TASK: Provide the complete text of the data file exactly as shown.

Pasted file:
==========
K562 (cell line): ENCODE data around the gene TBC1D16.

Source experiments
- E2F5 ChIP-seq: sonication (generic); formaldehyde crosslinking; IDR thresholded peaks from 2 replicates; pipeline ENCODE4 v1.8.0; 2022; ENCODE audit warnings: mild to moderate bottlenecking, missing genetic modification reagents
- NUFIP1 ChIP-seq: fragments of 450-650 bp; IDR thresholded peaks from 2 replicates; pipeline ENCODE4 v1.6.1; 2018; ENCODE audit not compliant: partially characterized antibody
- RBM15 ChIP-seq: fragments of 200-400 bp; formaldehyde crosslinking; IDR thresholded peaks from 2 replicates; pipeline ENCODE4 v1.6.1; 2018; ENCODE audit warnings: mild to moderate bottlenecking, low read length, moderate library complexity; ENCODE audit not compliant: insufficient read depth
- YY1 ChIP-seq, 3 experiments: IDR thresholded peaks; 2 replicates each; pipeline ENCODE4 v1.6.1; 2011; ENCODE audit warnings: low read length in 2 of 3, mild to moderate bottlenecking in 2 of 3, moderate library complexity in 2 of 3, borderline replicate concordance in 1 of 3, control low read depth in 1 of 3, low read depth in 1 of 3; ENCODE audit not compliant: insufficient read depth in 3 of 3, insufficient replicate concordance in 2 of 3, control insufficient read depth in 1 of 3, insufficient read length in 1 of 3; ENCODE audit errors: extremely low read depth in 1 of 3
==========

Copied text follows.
K562 (cell line): ENCODE data around the gene TBC1D16.

Source experiments
- E2F5 ChIP-seq: sonication (generic); formaldehyde crosslinking; IDR thresholded peaks from 2 replicates; pipeline ENCODE4 v1.8.0; 2022; ENCODE audit warnings: mild to moderate bottlenecking, missing genetic modification reagents
- NUFIP1 ChIP-seq: fragments of 450-650 bp; IDR thresholded peaks from 2 replicates; pipeline ENCODE4 v1.6.1; 2018; ENCODE audit not compliant: partially characterized antibody
- RBM15 ChIP-seq: fragments of 200-400 bp; formaldehyde crosslinking; IDR thresholded peaks from 2 replicates; pipeline ENCODE4 v1.6.1; 2018; ENCODE audit warnings: mild to moderate bottlenecking, low read length, moderate library complexity; ENCODE audit not compliant: insufficient read depth
- YY1 ChIP-seq, 3 experiments: IDR thresholded peaks; 2 replicates each; pipeline ENCODE4 v1.6.1; 2011; ENCODE audit warnings: low read length in 2 of 3, mild to moderate bottlenecking in 2 of 3, moderate library complexity in 2 of 3, borderline replicate concordance in 1 of 3, control low read depth in 1 of 3, low read depth in 1 of 3; ENCODE audit not compliant: insufficient read depth in 3 of 3, insufficient replicate concordance in 2 of 3, control insufficient read depth in 1 of 3, insufficient read length in 1 of 3; ENCODE audit errors: extremely low read depth in 1 of 3